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Re: Getting Emacs to play nice with Hunspell and apostrophes


From: Emanuel Berg
Subject: Re: Getting Emacs to play nice with Hunspell and apostrophes
Date: Sat, 14 Jun 2014 13:14:45 +0200
User-agent: Gnus/5.13 (Gnus v5.13) Emacs/24.3 (gnu/linux)

Yuri Khan <address@hidden> writes:

>> The “ and ’ just looks silly and they are
>> disruptive. The two chars after the words "such as"
>> I cannot see (they are shown as diamonds).
>
> This is where I disagree. Curly quotes (and, in
> Russian print tradition, double angle quotes) are
> what I am used to seeing in print and consider to be
> the correct way to write

OK, I believe you. However, the point I made with all
people coming from different cultures is that it
doesn't matter where we are from individually. When I
went to school, I suppose I was most comfortable with
Swedish. But I'm not supposing we all switch to
Swedish! OK, that's a ridiculous example as it is
extreme, while what we discuss now is perhaps trivial
(' or ’) - but in principle it is the same. The
computer language is English, and as I showed - the man
pages for ls and emacs, as well as the RFC excerpt, as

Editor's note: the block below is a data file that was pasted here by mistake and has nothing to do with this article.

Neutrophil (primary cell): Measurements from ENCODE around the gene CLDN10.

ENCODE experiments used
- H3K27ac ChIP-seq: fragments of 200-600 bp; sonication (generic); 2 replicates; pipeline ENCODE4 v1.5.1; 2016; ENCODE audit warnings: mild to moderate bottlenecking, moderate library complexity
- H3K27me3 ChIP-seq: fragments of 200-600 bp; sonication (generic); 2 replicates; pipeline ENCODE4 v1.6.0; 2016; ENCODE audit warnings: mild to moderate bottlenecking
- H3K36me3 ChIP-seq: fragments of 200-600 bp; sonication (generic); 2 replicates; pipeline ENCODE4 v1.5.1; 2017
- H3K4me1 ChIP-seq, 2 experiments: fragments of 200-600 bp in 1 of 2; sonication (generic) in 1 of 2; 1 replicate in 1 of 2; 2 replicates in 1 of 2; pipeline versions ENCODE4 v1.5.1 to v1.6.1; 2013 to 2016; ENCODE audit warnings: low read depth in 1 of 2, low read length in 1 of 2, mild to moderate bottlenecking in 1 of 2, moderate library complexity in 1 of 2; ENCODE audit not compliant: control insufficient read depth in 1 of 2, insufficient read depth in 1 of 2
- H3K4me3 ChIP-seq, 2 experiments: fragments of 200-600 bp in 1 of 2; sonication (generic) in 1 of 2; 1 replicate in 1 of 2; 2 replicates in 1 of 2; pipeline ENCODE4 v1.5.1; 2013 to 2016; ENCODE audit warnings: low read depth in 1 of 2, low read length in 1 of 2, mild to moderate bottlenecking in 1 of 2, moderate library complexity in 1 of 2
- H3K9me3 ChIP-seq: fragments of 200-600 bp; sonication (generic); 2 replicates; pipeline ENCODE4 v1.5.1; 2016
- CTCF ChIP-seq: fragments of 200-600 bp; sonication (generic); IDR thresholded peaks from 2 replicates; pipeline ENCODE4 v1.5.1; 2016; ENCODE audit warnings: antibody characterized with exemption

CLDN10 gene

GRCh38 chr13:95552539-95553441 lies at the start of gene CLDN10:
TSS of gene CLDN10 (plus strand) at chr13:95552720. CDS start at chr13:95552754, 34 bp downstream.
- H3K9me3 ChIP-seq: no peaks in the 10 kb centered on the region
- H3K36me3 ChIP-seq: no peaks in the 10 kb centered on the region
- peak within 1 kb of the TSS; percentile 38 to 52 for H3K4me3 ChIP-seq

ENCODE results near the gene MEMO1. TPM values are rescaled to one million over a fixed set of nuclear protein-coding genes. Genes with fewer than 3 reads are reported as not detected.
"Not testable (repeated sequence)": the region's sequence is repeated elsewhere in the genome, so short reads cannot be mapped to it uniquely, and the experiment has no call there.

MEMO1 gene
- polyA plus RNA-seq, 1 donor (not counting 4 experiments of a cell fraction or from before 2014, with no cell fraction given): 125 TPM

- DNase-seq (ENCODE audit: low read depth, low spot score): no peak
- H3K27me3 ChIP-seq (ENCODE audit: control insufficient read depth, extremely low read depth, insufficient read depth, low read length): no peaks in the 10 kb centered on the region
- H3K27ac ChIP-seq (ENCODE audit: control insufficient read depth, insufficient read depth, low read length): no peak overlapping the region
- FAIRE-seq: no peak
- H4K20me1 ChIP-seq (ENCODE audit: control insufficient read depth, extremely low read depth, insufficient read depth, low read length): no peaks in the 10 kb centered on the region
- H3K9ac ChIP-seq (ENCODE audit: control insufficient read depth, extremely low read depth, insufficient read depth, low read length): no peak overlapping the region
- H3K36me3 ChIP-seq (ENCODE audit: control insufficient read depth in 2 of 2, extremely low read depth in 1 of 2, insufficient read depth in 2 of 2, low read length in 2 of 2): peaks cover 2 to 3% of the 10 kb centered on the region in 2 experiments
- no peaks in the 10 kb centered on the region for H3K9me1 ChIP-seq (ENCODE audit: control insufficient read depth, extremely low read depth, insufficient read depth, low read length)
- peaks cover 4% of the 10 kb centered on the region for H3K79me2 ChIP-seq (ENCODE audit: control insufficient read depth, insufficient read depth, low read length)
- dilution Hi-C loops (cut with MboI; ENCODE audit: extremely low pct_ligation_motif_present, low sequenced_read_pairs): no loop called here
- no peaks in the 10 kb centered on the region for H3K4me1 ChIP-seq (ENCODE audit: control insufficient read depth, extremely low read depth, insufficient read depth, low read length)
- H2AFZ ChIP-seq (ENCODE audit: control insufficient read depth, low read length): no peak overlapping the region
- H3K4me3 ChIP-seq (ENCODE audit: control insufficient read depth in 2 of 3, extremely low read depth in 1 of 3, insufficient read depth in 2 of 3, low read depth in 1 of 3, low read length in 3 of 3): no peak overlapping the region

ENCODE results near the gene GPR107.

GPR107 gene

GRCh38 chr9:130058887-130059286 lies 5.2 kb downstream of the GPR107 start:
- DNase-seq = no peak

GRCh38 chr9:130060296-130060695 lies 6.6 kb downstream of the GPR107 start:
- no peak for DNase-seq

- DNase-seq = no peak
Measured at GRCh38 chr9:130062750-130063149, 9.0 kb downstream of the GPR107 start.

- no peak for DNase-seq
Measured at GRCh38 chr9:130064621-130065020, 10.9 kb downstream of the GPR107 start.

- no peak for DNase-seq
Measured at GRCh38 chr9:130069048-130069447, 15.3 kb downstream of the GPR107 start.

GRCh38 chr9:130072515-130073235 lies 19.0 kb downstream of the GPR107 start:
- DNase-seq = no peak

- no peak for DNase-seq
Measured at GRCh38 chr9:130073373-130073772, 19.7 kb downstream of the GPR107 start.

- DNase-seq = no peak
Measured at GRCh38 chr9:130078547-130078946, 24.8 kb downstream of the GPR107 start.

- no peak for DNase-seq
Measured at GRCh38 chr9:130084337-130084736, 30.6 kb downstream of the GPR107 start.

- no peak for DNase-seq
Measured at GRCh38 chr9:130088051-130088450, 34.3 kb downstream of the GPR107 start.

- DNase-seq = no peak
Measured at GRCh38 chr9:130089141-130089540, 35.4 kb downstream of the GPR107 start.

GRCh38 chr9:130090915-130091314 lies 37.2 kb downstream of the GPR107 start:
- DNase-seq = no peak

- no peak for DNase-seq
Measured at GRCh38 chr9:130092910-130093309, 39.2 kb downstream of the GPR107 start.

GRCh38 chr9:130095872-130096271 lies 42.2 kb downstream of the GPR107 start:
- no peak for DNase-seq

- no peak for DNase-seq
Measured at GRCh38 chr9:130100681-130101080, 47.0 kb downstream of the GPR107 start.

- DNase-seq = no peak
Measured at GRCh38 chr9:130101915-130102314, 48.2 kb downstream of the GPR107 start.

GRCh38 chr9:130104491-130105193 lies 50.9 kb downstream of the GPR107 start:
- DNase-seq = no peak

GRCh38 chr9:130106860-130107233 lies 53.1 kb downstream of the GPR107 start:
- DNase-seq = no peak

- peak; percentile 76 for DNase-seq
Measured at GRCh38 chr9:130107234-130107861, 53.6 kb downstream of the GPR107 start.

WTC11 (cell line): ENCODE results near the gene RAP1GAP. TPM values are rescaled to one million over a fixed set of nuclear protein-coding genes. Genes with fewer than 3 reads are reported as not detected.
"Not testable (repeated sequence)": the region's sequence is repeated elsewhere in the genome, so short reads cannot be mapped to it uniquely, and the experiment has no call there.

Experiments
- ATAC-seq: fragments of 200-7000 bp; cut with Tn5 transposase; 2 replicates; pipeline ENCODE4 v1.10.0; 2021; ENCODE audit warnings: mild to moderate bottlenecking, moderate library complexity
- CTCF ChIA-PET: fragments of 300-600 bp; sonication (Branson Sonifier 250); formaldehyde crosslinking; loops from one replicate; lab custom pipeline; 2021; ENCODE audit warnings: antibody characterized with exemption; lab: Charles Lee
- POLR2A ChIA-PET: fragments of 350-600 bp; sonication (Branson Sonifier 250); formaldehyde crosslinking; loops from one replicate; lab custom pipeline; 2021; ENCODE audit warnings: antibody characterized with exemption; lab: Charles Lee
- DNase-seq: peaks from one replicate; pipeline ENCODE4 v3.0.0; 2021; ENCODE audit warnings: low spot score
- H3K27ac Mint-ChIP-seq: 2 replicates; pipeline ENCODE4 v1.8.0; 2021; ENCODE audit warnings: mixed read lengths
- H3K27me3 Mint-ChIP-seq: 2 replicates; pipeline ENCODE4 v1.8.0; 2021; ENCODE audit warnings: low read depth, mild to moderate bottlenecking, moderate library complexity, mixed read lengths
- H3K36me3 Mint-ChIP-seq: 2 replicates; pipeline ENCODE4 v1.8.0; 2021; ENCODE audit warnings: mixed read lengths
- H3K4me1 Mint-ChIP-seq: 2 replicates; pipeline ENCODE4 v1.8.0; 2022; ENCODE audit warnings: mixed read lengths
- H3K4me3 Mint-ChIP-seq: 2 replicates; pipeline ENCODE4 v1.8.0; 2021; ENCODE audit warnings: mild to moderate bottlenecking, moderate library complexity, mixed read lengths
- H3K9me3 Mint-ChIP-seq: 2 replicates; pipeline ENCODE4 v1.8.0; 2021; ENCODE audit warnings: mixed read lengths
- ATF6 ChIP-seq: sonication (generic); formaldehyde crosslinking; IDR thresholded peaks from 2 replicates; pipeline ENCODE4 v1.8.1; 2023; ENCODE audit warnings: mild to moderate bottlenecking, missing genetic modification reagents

well as all experience with mails and Usenet and
programming culture - all show that in "Computer
English", ' (not ’) is correct. In a sense, this
language is something that even the US, UK, etc. people
have to acquire, though in another way altogether, of
course. You see, kernel, allocation, dynamic, data
structure, heap, process, deadlock, etc. are all
English words. But put together a sentence and show it
to a surfer in Southern California. You know what I'm
saying? (By the way, do you know what they call a guy
in Southern California who is interested in cars?
Well, a "sensitive intellectual" :)) - now, the Scots
and Irish are of course not calling their variables
McDigit or O'String, but do they write <centre>,
DialogueBox, background-colour, and so on?  No - in
Computer English it is <center>, DialogBox, and
background-color, just as it is ', not ’.

> independent of the medium

There is no such independence. There are computers.

> Straight quotes I recognize in both print and on
> screen as a no longer necessary homage to the old
> clunky typewriter, and perceive as silly.

They are not homages to anything - they exist. It is of